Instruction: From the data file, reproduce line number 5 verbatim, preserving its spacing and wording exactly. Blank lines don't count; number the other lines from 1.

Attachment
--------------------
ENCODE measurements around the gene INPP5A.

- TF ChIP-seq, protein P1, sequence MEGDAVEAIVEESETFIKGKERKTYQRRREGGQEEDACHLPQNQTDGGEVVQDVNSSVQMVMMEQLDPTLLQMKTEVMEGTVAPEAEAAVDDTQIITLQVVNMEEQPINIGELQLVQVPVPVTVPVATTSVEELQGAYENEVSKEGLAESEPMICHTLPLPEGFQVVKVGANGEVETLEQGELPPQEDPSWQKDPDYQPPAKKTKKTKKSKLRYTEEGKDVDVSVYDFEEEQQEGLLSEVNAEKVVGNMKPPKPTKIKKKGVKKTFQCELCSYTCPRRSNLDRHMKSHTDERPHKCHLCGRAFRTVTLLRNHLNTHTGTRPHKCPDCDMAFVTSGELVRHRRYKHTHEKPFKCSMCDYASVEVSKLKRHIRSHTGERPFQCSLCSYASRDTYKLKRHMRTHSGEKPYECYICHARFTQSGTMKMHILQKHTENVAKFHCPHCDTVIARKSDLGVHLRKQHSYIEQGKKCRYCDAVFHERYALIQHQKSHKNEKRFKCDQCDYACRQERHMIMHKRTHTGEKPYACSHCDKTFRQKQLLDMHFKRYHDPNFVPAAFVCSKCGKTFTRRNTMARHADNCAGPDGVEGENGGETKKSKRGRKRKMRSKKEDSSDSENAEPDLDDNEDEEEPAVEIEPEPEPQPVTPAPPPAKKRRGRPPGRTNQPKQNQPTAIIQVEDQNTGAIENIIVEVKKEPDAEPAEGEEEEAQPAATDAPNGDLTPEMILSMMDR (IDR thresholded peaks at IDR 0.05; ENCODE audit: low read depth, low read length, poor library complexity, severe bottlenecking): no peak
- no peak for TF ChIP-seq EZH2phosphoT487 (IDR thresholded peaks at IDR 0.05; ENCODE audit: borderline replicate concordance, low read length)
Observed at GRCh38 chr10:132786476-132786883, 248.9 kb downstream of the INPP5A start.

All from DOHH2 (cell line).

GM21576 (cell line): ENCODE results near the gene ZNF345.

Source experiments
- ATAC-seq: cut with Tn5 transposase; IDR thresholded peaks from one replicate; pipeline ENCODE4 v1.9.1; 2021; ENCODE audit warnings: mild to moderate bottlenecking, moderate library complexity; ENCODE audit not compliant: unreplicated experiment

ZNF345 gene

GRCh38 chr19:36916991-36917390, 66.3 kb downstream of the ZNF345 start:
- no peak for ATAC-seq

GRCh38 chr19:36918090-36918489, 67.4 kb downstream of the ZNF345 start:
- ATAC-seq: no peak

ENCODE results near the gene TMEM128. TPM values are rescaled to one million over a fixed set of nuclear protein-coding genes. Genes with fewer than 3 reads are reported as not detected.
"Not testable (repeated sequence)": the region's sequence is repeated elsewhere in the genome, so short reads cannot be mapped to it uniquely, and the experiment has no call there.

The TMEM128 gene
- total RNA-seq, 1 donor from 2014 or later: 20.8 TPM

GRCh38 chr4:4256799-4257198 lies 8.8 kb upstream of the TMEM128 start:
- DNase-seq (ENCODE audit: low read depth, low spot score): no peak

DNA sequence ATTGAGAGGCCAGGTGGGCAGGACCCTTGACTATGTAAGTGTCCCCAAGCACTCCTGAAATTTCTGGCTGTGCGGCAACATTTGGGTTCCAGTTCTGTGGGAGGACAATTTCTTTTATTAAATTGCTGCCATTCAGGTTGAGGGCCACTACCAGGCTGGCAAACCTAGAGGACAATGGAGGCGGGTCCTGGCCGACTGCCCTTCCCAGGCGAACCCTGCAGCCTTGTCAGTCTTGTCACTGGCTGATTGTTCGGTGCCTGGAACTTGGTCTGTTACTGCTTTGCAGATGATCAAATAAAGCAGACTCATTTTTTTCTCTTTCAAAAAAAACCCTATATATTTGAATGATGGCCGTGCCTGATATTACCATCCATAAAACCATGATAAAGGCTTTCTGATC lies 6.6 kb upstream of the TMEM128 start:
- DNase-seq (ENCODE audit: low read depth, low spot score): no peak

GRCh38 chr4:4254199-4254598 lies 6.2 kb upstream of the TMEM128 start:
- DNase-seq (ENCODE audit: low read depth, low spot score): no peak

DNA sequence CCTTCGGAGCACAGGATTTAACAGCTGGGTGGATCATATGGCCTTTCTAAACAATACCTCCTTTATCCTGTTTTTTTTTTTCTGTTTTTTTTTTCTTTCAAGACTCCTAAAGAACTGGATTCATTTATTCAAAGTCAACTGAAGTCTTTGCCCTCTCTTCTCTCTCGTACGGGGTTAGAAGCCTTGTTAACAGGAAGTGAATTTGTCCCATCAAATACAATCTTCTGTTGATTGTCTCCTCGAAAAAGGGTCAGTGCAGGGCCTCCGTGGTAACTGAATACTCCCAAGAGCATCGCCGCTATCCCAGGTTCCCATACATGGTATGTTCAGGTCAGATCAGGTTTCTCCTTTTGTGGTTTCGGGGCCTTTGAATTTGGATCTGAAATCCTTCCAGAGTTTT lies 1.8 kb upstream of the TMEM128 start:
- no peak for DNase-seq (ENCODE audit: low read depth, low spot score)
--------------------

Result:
All from DOHH2 (cell line).